April 2008 Molecule of the Month by David Goodsell
Keywords: epinephrin, adrenaline, G-protein coupled receptor activity, signal transduction
Our bodies have many built-in defenses. Our immune system prowls through the body looking for infections by viruses and bacteria. Our blood is filled with molecules that form clots at the first sign of damage. Our nervous system is also hard-wired with instinctive defenses that stand ready to protect us in times of danger. You have probably experienced one of these defenses yourself--when you are startled or scared by an impending danger, you will feel a rush of energy flowing through your body. This has been termed the "flight or fight" response--your body is mobilizing its many resources to make you ready either to run away from danger, or stay and fight.
A Cascade of Response
The small hormone adrenaline, also known as epinephrine, is the messenger that tells cells to ready themselves in danger. It is released into the blood from the adrenal glands, which are situated on top of the kidneys. Then it spreads through the blood to cells throughout the body, where it is sensed by adrenergic receptors on the cell surface. When the adrenergic receptor is stimulated by adrenaline, it passes the message inside the cell to a G-protein. The G-protein then relays the message to a variety of other signaling enzymes, such as adenylyl cyclase, that amplify and spread the message through the cell. To see some of the structures involved in this signaling cascade, take a look at the earlier Molecule of the Month on G-proteins.
Feel the Rush
When the body is flooded with adrenaline, we focus all of our energy on the danger at hand. Defensive functions are activated, such as increasing the heart rate and providing more sugar in the blood. Normal housekeeping functions, such as digestion, are temporarily halted as we respond to the challenge. This requires different cells to respond differently to adrenaline--heart cells need to be activated, but cells in the digestive system need to wait for a better time to do their jobs. To orchestrate this range of responses, human cells build nine different types of adrenergic receptors, each with a slightly different effect. The one shown here, the beta-2 adrenergic receptor (PDB entry 2rh1), stimulates cells to increase energy production and utilization. Other types of adrenergic receptors are inhibitory, slowing the use of energy. By expressing one type or another on their surfaces, different cells tailor their responses to adrenaline, making themselves ready for an emergency.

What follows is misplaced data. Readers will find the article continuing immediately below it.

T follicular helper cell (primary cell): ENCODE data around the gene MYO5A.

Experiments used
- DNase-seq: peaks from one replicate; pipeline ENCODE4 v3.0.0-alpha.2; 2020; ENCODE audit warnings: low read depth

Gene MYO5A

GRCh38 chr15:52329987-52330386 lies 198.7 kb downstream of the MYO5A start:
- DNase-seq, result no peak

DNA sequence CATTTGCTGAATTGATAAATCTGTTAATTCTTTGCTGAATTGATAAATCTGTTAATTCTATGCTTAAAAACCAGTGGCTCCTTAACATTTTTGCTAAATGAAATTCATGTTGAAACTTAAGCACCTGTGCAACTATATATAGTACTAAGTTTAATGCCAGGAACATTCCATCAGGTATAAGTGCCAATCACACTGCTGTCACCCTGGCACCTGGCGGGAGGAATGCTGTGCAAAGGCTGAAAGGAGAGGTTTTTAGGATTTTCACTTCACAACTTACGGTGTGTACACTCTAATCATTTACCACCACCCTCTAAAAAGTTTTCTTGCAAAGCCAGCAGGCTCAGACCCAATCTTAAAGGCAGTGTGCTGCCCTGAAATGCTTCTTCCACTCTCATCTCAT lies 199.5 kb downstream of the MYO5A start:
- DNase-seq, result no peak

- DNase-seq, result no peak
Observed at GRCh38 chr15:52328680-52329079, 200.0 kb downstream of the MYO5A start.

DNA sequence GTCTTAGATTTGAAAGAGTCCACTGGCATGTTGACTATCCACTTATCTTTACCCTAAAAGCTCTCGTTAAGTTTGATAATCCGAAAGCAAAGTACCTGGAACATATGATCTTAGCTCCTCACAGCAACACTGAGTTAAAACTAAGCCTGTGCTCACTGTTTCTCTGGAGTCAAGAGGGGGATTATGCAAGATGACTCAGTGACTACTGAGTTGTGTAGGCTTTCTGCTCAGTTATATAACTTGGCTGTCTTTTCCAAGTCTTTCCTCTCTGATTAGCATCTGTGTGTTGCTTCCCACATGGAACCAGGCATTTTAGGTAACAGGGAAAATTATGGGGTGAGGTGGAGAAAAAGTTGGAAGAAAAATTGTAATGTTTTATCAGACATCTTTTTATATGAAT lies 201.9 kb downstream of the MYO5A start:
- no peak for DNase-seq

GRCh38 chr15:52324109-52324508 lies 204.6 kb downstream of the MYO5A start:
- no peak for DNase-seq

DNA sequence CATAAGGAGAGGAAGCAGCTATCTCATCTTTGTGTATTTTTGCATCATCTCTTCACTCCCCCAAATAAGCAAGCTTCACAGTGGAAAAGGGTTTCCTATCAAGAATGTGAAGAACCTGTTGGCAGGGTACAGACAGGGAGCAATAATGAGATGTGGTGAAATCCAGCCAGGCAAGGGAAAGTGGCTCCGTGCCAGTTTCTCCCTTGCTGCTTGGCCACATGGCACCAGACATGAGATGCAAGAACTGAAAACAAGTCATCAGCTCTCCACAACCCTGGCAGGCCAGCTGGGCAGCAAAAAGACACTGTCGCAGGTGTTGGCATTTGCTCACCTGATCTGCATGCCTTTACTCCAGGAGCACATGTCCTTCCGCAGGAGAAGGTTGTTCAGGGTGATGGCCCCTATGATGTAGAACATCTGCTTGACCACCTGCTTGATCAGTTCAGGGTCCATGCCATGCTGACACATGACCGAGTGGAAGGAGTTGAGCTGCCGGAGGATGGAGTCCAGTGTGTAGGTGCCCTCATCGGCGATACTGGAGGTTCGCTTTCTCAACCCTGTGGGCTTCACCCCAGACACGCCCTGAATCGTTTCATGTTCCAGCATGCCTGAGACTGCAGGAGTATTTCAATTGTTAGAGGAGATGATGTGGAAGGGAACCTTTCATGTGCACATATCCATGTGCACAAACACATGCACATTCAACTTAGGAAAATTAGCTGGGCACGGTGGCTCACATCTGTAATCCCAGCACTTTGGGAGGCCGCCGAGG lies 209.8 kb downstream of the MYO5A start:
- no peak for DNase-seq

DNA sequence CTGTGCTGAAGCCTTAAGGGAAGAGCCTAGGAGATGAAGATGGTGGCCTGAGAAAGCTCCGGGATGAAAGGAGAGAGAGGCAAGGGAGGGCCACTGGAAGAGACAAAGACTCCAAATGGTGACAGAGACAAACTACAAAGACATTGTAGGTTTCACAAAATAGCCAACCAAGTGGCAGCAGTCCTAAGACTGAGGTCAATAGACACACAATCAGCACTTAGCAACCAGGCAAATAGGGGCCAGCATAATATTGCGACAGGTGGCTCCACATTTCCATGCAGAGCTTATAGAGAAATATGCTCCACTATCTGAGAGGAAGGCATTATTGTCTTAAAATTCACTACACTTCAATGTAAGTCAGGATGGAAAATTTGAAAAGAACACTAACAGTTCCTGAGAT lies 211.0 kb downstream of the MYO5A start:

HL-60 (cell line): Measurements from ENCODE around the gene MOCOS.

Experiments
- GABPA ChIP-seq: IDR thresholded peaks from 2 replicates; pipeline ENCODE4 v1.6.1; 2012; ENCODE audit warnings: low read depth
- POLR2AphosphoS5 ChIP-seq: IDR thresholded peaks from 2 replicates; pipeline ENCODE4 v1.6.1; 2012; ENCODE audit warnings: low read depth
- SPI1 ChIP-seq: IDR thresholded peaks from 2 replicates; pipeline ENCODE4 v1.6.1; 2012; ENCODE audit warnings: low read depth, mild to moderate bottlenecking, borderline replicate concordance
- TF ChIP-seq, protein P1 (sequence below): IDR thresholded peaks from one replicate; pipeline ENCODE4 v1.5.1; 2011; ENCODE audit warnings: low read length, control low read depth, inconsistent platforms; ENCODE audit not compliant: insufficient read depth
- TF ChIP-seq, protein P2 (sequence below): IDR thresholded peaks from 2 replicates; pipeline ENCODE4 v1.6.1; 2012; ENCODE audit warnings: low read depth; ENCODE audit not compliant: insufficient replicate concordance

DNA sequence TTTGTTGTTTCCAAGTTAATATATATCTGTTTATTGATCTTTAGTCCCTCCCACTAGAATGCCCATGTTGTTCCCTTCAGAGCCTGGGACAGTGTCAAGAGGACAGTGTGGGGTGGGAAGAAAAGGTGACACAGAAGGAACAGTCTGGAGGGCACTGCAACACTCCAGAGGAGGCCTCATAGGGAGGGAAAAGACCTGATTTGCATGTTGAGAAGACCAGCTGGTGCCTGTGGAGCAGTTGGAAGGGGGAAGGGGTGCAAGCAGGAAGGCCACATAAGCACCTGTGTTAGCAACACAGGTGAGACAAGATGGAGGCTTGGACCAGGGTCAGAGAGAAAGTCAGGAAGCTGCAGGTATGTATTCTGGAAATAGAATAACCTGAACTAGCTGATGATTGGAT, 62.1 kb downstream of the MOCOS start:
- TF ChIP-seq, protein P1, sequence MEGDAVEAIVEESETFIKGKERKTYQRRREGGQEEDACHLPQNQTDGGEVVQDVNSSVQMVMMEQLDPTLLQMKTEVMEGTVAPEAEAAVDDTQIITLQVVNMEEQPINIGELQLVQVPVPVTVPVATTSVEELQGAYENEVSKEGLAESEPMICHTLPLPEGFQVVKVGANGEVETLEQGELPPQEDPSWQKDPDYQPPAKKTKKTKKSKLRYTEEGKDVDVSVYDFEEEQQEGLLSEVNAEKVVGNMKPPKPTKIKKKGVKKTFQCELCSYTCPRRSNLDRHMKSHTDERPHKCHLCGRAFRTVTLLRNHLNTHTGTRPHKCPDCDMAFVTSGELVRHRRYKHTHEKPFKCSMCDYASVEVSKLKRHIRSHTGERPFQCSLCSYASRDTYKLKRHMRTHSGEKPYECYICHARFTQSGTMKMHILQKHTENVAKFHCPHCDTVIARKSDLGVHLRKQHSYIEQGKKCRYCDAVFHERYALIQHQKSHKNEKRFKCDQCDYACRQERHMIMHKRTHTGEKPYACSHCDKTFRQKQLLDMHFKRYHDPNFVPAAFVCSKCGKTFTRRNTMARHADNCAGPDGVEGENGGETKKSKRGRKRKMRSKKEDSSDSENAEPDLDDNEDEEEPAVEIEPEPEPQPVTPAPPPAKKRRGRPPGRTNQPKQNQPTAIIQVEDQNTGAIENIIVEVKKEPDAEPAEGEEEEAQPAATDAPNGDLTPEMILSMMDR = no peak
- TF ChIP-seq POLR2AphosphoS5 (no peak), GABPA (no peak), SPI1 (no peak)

The adrenergic receptors are part of a large class of similar proteins, collectively known as G-protein-coupled receptors, often abbreviated GPCR. These receptors play many diverse and important roles in human health. By some estimates, there are almost a thousand different types in the human genome, including hundreds of receptors for taste and smell. Many widely-used drugs, such as Prozac, Claritin, and Zoloft, act by binding to proteins involved in GPCR signaling. In spite of their importance, they have been extraordinarily difficult to study, since they are normally buried inside a membrane. For many years, the structure of rhodopsin was the only structure available for this class of proteins, and many studies have been performed using rhodopsin as the starting point for structural study of other receptors. This is a successful approach because the receptors are all very similar. They are composed of one chain that snakes back and forth across the membrane seven times. For this reason, they are occasionally also called serpentine receptors. The meandering path of the protein chain is shown here for two GPCR structures: the adrenergic receptor (left, PDB entry 2rh1) and rhodopsin (right, PDB entry 1f88). This illustration was created with the Python Molecule Viewer.
click on the above Jmol tab for an interactive visualization
Exploring the Structure
To solve the structure of the adrenergic receptor, researchers had to
do some unusual things. Since it is normally buried in a cell membrane,
it is difficult to crystallize in purified form. Different approaches
were taken for two structures. In one case, shown on the left from PDB
the protein was engineered to insert lysozyme in the middle of the
chain. The fused protein chain folds normally, with the lysozyme
portion hanging off the bottom of the receptor. In the other case,
shown on the right from PDB entry
an antibody was discovered that binds to the receptor, and the complex
of receptor with antibody was crystallized. In both cases, the extra
protein -- lysozyme or antibody -- helped create the many
protein-protein contacts needed for a stable crystal.
These pictures were created with RasMol. To create similar pictures, you can click on the accession codes here and pick one of the options under Images and Visualization.
Additional reading about adrenergic receptors
D.M. Rosenbaum, V. Cherezov, M.A. Hanson, S.G. Rasmussen, F.S. Thian,
T.S. Kobilka, H.J. Choi, X.J. Yao, W.I. Weis, R.C. Stevens, and
B.K. Kobilka (2007) GPCR engineering yields high-resolution structural
insights into beta2-adrenergic receptor function. Science. 318(5854): 1266-73.
K. M. Small, D. W. McGraw and S. B. Liggett (2003) Pharmacology and physiology of human adrenergic receptor polymorphisms. Annual Review of Pharmacology and Toxicology 43, 381-411.
S. Takeda, S. Kadowaki, T. Haga, H. Takaesu and S. Mitaku (2002) Identification of G protein-coupled receptor genes from the human genome sequence. FEBS Letters 520, 97- 101.
G. Milligan, P. Svoboda and C. M. Brown (1994) Why are there so many adrenoreceptor subtypes? Biochemical Pharmacology 48, 1059-1071. An interesting short paper about controversy with the names "adrenaline" versus "epinephrine": J. K. Aronson (2000) "Where name and image meet"--the argument for "adrenaline." British Medical Journal 320, 506-509.